After two long years of trying to get my hands on an e-book reader, I've bought a Bebook. Quite impulsively, I must say. I've haunted Dymocks, Borders, Readers' Feast and other shops over the last couple of years and haven't been able to find a person on duty who could actually show me one working. (Oh, I just remembered that in the last couple of weeks Borders has introduced an e-reader and has some available for people to try out - but I didn't think it had enough features and I suspect you have to buy your books from them.)

I walked into the LaTrobe Uni bookshop recently, and there was the Bebook, available to try AND behind the counter was a young woman who not only knew how to work it, but who was enthusiastic and clear in her explanations. If I've understood her properly, it's not tied to any e-book company, so you can wirelessly buy books from a range of places, or download from your computer.

I haven't bought any yet, because it's so easy to download books from local libraries that I can't see why I would pay to own books. I've been downloading from Yarra Pleny/Brisbane Libraries.

City Library tell me they have e-books available also but I haven't tried them yet.

Here's a picture of my Bebook, propped up for easy reading during breakfast, on my Bookseat, which of course is wonderful for paper books also.

The screen is matt and I find it easy on the eyes. A couple of days ago I read it sitting in the train near a window, with the sun shining in (winter sun, not the glare of an Australian summer) and it was fine. I believe I would have been squinting if I'd been reading on paper, but I'm not sure about that.

Here are some examples of landscape orientation, in the five font sizes available:

It's a different experience to read a book on this e-reader rather than in a traditional book. I'm sure someone, somewhere, is doing a study of the way the brain processes print in the two different formats. As you can see from the photos, you get a different amount of text at each font size, which makes for a different scanning technique by the eye.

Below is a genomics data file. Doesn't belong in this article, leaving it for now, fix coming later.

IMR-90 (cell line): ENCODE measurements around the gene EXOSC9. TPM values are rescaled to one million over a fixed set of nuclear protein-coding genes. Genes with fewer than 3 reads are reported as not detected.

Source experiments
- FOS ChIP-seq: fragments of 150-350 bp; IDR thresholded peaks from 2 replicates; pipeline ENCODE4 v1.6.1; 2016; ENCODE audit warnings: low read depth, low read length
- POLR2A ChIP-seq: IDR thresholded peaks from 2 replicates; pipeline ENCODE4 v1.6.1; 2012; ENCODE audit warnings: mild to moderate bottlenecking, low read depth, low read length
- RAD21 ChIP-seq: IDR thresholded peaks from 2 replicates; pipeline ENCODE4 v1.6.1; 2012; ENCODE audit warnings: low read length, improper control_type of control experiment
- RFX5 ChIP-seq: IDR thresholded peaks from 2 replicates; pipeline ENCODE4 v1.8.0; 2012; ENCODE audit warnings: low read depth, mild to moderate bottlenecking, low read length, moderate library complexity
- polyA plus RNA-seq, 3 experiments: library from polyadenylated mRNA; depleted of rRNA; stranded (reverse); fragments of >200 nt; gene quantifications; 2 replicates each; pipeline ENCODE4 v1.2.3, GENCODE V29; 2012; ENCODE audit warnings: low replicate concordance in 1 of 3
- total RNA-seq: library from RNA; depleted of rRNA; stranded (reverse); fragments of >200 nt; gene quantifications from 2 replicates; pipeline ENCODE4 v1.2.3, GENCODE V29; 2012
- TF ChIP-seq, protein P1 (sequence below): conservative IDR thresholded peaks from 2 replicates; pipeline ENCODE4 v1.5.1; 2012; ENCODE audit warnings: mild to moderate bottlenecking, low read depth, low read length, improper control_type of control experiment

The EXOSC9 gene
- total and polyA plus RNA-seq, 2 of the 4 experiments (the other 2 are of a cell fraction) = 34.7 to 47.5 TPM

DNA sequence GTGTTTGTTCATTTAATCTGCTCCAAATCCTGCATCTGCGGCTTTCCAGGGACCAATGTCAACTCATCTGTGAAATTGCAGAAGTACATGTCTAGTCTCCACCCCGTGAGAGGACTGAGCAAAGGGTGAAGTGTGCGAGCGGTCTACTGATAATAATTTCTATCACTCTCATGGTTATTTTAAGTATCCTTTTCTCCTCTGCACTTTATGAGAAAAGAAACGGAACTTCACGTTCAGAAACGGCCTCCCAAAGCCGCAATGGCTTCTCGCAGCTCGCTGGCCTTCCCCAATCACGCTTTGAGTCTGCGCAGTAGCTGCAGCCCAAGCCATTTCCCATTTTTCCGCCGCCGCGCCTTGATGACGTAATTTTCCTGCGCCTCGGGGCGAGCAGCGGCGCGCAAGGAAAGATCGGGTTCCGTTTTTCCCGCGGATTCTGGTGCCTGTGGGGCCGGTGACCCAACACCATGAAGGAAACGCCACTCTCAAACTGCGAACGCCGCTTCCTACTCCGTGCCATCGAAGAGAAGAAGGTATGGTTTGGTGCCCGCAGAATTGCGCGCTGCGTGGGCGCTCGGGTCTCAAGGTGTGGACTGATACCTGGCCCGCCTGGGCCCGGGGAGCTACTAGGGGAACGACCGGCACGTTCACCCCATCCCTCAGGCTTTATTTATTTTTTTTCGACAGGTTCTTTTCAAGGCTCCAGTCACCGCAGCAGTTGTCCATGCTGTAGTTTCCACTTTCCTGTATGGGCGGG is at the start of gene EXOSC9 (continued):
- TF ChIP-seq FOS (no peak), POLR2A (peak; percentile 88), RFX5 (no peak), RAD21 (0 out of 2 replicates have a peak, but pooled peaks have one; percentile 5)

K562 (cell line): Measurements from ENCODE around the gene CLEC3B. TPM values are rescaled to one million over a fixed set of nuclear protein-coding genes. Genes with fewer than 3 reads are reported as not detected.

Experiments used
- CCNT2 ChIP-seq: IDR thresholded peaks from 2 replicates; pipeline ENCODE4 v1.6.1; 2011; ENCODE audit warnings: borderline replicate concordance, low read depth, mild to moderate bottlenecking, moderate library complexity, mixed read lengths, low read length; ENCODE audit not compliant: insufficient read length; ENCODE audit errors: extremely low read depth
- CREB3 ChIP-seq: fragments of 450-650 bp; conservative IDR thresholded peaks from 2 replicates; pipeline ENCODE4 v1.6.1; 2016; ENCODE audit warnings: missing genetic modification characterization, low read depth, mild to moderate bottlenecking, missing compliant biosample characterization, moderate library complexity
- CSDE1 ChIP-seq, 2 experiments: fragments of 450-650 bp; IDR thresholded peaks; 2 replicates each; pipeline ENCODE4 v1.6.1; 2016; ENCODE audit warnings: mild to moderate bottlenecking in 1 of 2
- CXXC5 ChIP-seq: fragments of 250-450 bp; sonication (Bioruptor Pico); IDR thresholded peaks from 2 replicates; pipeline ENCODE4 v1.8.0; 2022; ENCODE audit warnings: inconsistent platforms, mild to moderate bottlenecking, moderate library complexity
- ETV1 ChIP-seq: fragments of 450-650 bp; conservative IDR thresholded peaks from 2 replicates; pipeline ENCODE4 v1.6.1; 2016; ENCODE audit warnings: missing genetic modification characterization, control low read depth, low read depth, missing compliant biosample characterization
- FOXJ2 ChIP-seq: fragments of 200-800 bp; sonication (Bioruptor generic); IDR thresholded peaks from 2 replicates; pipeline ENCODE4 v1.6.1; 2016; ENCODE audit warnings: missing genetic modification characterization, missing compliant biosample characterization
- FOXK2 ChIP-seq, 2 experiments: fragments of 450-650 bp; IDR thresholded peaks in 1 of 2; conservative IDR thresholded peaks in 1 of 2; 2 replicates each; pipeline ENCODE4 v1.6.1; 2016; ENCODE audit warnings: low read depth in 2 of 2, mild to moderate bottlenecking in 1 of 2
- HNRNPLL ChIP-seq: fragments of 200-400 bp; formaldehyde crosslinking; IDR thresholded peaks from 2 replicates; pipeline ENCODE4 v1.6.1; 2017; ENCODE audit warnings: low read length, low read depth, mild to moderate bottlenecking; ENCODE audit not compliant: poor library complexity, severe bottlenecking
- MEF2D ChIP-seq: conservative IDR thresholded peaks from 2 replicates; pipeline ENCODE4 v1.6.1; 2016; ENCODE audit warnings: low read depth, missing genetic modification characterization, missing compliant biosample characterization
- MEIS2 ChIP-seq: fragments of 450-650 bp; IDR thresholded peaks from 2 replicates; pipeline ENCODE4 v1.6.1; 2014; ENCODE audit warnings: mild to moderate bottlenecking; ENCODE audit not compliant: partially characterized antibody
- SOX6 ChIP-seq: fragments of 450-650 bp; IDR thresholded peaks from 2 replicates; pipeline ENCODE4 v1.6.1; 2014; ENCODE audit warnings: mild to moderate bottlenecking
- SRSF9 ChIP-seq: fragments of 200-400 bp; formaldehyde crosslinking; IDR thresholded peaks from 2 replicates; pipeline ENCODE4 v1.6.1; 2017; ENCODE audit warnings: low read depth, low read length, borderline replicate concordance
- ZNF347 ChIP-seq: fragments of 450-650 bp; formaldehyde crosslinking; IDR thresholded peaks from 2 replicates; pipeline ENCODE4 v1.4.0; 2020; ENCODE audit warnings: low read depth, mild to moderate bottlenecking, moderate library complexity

When I read my first books, non-fiction - How Dogs Think and Gut Instincts - I was aware that I was reading in an electronic format. But now that I've read an engrossing murder-mystery, once I was grabbed by the plot I lost consciousness of the medium, and at one stage even tried to turn the page instead of pressing the button.

So far, I'm very happy with it. Text does do weird things, though. Paragraph breaks re-arrange themselves at the differing font sizes, and occasionally direct speech runs together into one paragraph so that you think it's the same speaker, or one speaker's words are separated into different paragraphs so that you think it's a new person speaking. Also, diagrams in the health book (Gut Instincts) looked quite weird at the large size - but I simply went back to the small size to see how the diagram was supposed to be.

It's wonderful for reading in bed! Big print, light to hold and no pages to turn.

It cost $569 at the LaTrobe Uni bookshop, but as the shop is a co-op (membership $20), I got $70 discount.

It weighs about 300 grams (about 10.5 ounces).

There are lots of things you can do with it - take notes as you read, highlight sections, go to a particular page and other things, but my main aim is to simply read books, so I haven't used many features yet.

Here are more pictures of the five font sizes, this time in the portrait orientation: